By Jonathan and Ryan Haber
Israeli Arabs, the official government and media term for Palestinians and their descendants who stayed when the state of Israel was formed in 1948, are Israel’s most prominent minority group. Despite misconceptions that Israel is a homogenous nation, Israeli Arabs make up almost 20 percent of Israel’s entire population, with some Israeli Arabs serving in the Israeli Defense Forces and sitting on the Knesset, Israel’s parliament.
However, today you will not find many Israeli Arab citizens calling themselves Israeli Arab, instead Arab citizens are preferring “Palestinian in Israel” or “Palestinian Arab.” It's one of the clearest signs that indicates that the already fragile relations between the Jewish and Arab populations within Israel have gotten worse, with many Israeli Arabs today choosing to separate themselves with their Israeli identity.
The event that caused the most recent deterioration in the relationship can be traced back to a legislative incident that occurred only a year ago: the nation-state law. In 2018, the Knesset passed a series of laws which, most controversially, declared Israel a national homeland for Jewish people, essentially declaring Israel as a Jewish state, and placing this declaration as one of the nation’s fundamental Basic Laws. The laws were condemned by Israeli Arabs, who argued that the nation-state clause effectively made non-Jewish peoples in Israel second-class citizens. In the aftermath of the nation-state law, some Israeli Arab politicians resigned from the Knesset and large-scale police clashes occurred at Israeli Arab protests against the legislation.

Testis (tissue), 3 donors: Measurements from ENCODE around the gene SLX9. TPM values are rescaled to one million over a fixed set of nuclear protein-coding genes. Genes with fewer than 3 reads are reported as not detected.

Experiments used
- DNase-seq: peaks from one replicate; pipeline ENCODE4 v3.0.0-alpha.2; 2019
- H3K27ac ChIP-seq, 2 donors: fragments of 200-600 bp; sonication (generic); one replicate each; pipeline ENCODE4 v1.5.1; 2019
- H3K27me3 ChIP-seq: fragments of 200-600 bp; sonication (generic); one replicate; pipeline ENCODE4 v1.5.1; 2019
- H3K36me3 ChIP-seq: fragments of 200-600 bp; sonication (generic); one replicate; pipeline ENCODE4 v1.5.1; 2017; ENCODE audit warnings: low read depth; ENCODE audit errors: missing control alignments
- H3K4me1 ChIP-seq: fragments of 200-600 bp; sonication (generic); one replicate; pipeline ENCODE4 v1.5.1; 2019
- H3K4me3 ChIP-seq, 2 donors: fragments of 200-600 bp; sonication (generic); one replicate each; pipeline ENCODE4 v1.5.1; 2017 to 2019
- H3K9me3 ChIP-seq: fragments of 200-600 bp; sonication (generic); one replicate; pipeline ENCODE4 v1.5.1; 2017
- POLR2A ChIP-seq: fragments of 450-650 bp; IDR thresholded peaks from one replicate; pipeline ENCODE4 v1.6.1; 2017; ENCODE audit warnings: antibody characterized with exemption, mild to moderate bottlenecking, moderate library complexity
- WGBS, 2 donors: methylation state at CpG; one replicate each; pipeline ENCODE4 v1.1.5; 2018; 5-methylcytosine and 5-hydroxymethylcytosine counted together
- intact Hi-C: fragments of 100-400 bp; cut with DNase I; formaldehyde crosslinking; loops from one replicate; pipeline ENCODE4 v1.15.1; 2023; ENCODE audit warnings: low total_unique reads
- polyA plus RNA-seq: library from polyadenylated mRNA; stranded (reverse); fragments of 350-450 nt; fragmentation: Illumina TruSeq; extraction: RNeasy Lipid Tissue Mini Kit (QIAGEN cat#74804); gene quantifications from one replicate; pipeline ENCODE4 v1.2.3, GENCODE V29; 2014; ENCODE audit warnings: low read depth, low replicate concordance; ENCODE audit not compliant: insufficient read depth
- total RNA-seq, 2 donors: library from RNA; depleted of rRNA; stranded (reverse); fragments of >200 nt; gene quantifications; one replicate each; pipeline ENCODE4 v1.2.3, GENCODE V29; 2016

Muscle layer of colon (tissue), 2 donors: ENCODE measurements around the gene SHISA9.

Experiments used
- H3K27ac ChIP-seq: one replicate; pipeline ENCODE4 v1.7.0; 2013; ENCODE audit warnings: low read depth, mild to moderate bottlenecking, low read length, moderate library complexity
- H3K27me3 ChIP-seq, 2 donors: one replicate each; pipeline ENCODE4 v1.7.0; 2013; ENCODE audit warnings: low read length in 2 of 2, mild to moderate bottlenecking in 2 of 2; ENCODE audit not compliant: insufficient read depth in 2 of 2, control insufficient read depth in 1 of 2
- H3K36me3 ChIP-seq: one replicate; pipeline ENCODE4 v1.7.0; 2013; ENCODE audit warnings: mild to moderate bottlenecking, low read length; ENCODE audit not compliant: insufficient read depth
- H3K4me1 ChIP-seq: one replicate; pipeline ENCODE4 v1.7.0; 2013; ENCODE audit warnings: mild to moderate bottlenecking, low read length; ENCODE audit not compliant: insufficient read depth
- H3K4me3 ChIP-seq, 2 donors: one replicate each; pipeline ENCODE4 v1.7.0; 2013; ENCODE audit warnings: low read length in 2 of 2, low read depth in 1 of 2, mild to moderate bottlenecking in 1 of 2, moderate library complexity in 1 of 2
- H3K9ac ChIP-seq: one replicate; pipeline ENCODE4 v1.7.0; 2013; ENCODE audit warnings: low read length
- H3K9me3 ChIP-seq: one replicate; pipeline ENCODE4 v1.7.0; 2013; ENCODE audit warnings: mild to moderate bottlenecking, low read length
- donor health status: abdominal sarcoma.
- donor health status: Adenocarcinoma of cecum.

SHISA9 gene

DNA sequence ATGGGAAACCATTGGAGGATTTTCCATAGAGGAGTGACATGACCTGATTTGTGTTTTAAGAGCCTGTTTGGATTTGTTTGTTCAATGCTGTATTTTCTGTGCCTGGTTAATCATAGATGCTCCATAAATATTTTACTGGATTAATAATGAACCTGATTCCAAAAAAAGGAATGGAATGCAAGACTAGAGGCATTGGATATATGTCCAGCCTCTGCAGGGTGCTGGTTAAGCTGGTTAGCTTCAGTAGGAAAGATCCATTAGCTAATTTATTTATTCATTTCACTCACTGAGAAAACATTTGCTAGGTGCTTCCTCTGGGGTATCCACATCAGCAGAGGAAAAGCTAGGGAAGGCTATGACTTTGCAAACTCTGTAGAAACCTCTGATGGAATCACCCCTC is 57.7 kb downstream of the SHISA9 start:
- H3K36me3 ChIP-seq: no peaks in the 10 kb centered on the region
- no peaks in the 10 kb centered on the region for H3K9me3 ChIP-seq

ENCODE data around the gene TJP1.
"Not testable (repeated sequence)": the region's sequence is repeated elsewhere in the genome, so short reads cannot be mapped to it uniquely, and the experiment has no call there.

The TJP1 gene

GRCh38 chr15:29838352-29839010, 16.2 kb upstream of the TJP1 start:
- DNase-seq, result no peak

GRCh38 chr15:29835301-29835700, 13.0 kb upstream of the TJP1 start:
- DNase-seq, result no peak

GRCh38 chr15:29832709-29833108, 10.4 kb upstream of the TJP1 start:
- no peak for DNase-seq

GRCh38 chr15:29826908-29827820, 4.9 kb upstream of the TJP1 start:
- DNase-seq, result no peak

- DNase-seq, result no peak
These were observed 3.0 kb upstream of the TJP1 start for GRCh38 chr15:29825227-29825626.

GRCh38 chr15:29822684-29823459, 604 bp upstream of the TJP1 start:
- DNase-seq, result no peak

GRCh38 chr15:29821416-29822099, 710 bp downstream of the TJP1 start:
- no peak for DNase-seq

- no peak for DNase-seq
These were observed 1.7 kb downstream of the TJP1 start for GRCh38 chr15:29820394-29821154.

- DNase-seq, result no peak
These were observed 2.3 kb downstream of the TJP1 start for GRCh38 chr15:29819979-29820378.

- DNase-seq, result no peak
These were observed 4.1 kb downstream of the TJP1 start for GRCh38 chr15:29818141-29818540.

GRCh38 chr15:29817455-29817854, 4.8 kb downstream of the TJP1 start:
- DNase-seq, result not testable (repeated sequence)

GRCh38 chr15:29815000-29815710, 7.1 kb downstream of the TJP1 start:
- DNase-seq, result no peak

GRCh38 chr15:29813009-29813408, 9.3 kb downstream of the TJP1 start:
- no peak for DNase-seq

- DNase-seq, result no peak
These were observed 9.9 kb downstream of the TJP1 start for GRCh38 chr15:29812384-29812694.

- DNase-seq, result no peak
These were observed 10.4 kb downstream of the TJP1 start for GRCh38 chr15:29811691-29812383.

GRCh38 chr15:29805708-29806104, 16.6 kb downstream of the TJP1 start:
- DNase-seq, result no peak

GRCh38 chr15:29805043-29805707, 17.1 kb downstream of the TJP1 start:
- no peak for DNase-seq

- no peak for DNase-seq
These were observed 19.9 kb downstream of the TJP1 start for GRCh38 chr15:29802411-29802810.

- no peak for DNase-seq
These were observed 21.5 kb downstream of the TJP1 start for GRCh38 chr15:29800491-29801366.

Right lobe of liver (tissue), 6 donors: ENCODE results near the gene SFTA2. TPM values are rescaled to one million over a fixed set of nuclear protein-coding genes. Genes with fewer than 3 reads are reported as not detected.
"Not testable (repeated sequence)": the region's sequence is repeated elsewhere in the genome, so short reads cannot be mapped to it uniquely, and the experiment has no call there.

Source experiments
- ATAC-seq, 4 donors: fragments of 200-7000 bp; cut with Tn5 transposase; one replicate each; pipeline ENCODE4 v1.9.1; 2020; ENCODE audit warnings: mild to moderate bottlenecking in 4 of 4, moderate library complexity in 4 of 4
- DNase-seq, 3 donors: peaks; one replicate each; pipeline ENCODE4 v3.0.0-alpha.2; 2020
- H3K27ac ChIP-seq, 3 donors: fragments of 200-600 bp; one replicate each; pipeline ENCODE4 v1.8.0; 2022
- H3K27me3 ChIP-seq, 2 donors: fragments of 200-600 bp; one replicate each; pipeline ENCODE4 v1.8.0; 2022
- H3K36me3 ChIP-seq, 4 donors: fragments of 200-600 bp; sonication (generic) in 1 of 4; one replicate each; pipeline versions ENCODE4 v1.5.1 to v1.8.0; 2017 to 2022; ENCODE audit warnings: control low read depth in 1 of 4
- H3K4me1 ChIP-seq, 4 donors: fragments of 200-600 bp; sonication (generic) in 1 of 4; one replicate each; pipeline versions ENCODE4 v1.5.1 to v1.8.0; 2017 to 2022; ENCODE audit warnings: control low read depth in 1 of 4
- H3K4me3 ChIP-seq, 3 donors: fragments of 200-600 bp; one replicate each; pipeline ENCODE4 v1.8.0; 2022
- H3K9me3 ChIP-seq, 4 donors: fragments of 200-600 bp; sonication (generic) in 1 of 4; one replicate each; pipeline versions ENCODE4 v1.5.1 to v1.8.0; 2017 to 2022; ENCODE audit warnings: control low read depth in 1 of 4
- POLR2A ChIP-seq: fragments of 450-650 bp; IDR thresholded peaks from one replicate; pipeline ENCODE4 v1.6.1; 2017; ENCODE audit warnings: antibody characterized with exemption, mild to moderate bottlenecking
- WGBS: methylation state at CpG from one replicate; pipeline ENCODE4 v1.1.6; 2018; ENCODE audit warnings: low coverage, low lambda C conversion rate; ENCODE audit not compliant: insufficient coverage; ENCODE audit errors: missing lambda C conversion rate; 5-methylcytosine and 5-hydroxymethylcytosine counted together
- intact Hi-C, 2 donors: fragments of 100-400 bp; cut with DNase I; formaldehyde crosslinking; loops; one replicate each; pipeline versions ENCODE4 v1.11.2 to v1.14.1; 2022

Since the adoption of the nation-state law, there has been a general sentiment of alienation among members of the Israeli Arab community.
The current Israeli government’s continuing disregard for the alienation felt by many Israeli Arab citizens could have massive ramifications in the years to come as the discrimination and high level of poverty present in Israeli-Arab community will cause domestic turmoil within Israeli society.
A History of Damaged Relations
Israeli Arabs have lived in the state of Israel since the country’s founding, ever since their descendants remained in Israeli borders in the aftermath of the First Arab-Israeli war in 1948. After the war Arab citizens were governed under martial law, with the Israeli government placing restrictions on travel, free speech and business for Israeli Arabs. Despite martial law ending in 1966, the policy created deep-rooted hostility between Israeli Arabs and Jewish citizens that still persist.